October 1, 2012

Faulkner v. Keeney, Pulaski, 1899

FAULKNER v. KEENEY.

COURT OF APPEALS OF KENTUCKY

52 S.W. 819; 1899 Ky. LEXIS 393; 21 Ky. L. Rptr. 590

September 23, 1899, Decided

PRIOR HISTORY:  [**1] Appeal from circuit court, Pulaski county.

DISPOSITION: Affirmed.

COUNSEL: Curd & Smith, for appellant. O. H. Waddle, for appellee.

JUDGES: WHITE, J.

OPINION BY: WHITE

OPINION

 [*819]  WHITE, J. - This action was instituted by appellee, Keeney, on a note executed by appellant to W. B. Gover, and assigned by Gover to Keeney. The appellant filed an answer admitting the execution of the note, and pleading in the first paragraph of his answer that he was entitled to certain credits ($240 and $43) by reason of the payment of these sums at dates mentioned. In other paragraphs are pleaded other transactions as payments made by appellant for Gover, which, it is alleged, were, by agreement, to be placed as credits on the note sued on. All these credits and payments were alleged to have occurred before the note in question was assigned to Keeney. In this condition there were two jury trials; the one being for appellee, and the other practically for appellant. These judgments were set aside, and a new trial again awarded. On the calling of the case for the third trial the appellant offered to file an amended answer, which the court refused to  [**2] permit. This amended answer pleaded the items in the second, third, and fourth paragraphs of the original answer as a set-off against the note, but adopted the original answer as to the first paragraph, pleading the items of $240 and $40 as payments. It is seriously contended that this action of the court is error requiring a reversal. After the jury were impaneled the appellant offered a second amendment to his answer, pleading that Keeney was not the real party in interest, but that he held the note as collateral security for a debt due by Gover, and Keeney as his surety, to Leece, and that, as Keeney had paid nothing on the note as surety for Gover, he had no real beneficial interest in the note sued on, the real party being Gover. The court refused this amendment, but, by order, required appellee to amend his petition and make Gover a party plaintiff.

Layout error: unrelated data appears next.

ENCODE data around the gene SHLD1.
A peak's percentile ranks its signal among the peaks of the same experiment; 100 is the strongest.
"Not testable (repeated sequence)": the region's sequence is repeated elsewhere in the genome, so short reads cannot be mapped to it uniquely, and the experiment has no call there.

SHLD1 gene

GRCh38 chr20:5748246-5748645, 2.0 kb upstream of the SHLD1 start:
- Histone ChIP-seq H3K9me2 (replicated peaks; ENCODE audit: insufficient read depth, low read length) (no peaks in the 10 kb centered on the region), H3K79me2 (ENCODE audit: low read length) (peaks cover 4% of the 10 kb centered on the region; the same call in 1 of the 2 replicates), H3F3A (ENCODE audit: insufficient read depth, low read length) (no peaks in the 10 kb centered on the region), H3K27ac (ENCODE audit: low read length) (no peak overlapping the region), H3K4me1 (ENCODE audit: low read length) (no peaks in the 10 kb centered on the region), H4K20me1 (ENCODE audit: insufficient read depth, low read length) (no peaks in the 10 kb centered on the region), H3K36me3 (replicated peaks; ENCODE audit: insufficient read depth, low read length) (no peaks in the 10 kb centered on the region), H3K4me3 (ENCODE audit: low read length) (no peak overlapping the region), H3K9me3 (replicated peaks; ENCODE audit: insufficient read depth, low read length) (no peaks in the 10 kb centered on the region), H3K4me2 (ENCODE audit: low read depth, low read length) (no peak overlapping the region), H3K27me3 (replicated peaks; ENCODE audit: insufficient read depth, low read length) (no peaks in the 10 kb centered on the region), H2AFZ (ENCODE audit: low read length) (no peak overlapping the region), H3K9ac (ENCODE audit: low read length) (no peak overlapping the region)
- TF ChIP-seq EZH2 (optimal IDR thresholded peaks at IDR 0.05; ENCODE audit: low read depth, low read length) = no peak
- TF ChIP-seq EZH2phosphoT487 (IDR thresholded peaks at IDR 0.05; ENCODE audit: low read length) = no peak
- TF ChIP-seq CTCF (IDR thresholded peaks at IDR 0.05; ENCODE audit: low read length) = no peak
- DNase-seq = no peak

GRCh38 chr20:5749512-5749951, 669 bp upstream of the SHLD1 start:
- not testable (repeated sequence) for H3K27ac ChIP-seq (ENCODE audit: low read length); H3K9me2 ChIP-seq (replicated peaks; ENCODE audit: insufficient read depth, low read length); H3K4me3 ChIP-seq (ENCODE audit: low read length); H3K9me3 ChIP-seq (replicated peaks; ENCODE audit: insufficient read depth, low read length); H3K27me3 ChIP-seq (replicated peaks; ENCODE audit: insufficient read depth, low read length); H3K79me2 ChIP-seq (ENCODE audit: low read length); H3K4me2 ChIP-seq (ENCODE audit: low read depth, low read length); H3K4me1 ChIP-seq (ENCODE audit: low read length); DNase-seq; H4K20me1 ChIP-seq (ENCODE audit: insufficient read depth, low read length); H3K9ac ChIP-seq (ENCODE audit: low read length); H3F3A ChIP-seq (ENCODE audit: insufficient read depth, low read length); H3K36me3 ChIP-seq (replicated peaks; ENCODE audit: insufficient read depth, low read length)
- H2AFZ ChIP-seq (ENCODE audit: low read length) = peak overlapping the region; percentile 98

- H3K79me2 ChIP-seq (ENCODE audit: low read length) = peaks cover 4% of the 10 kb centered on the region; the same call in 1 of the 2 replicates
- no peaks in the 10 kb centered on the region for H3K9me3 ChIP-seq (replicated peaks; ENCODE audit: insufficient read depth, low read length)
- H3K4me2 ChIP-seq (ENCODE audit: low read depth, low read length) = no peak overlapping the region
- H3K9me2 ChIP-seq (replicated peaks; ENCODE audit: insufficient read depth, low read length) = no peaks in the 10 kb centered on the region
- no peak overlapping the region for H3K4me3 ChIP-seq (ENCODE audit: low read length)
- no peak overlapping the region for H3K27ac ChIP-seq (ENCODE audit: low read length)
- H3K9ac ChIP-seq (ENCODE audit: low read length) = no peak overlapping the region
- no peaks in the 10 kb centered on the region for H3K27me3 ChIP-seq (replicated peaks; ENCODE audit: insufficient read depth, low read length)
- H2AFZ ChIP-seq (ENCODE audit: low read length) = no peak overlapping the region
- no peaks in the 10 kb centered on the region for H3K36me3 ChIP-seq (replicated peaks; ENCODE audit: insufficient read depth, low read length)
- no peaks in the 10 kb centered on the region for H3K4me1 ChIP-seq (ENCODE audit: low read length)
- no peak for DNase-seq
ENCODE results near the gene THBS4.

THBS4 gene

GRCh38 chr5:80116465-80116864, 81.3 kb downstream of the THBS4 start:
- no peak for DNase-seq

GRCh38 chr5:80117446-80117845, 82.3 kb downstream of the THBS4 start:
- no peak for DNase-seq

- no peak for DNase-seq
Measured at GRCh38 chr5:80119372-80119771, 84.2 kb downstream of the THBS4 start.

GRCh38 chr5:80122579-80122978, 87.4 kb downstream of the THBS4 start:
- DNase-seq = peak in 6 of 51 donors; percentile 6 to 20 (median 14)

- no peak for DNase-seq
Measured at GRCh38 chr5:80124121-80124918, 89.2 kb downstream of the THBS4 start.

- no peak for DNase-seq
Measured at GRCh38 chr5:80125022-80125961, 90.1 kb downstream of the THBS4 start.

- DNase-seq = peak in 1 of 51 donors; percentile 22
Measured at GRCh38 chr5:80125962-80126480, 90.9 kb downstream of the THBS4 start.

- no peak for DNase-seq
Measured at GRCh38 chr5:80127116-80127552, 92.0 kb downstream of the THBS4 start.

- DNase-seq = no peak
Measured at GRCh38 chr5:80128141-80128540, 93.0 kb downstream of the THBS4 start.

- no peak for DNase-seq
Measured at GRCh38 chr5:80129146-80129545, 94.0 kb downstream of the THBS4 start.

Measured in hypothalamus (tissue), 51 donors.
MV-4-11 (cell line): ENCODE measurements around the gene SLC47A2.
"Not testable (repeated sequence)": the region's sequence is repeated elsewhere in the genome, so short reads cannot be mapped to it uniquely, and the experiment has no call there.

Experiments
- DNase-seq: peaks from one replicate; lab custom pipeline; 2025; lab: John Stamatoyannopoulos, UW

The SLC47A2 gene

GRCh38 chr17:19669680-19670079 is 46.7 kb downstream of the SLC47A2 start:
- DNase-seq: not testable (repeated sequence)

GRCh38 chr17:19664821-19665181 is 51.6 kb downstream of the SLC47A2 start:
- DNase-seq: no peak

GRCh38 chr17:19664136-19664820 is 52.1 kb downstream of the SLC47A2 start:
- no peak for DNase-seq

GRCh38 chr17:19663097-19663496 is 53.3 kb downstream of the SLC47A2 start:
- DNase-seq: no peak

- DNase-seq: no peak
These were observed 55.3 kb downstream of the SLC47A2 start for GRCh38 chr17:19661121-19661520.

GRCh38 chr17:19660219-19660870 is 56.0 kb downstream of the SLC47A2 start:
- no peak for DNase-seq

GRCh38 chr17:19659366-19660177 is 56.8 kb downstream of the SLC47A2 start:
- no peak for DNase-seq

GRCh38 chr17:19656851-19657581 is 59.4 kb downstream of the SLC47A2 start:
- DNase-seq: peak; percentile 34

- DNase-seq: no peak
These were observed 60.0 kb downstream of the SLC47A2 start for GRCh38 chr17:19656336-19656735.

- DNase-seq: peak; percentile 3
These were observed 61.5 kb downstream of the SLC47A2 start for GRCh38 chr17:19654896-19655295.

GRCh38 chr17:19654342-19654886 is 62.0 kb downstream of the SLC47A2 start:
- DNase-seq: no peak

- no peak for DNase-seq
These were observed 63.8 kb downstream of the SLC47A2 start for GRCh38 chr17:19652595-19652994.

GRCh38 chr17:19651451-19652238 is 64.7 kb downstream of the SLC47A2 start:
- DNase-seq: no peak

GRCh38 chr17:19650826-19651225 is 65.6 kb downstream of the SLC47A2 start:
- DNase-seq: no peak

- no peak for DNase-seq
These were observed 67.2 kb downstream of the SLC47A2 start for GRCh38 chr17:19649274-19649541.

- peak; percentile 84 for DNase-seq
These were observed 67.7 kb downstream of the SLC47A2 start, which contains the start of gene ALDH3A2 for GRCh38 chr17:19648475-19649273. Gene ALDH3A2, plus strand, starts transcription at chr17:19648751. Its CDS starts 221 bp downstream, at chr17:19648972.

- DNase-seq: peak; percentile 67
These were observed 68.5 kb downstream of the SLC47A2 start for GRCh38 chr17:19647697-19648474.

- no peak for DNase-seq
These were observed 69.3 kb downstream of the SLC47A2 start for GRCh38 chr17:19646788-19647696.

Appellant asked, and the court refused to give to the jury, instructions 1 and 2. Instruction No. 1 was peremptory for defendant. No. 2 reads: "The court instructs the jury that if they believe from the evidence that the note sued on was assigned to Thomas Keeney, the plaintiff, to indemnify him against loss as surety on note of W.  [**3] B. Gover to R. B. Leece, and that said Keeney has not paid any part of said note to Leece, they will find for defendant." The action of the court in refusing to permit the amended answer pleading the items as set-off, instead of payments, and in refusing to give instructions, is made ground for new trial, and is urged as error in this court. We are of opinion that the court did not abuse its discretion in refusing the amendment. There had been two trials on the merits, and there is no reason why this plea of set-off should not have been made before the third trial. We are also of opinion that there was no error in refusing the two instructions asked for by appellant. After Gover was made a party, either he or Keeney was entitled to judgment on the note, if anything remained unpaid; and, as between Gover and Keeney, the pleadings showed that Keeney had an equitable interest in the note.

Complaint is also made of the action of the court in the admission of testimony. In the production of the evidence we find no ruling of the court adverse to appellant which would authorize a reversal. The instructions given fairly present the law of the case as made by the pleadings, and the evidence  [**4] fully sustains, the verdict. Finding no error prejudicial to the substantial rights of the appellant, the judgment is affirmed, with damages.

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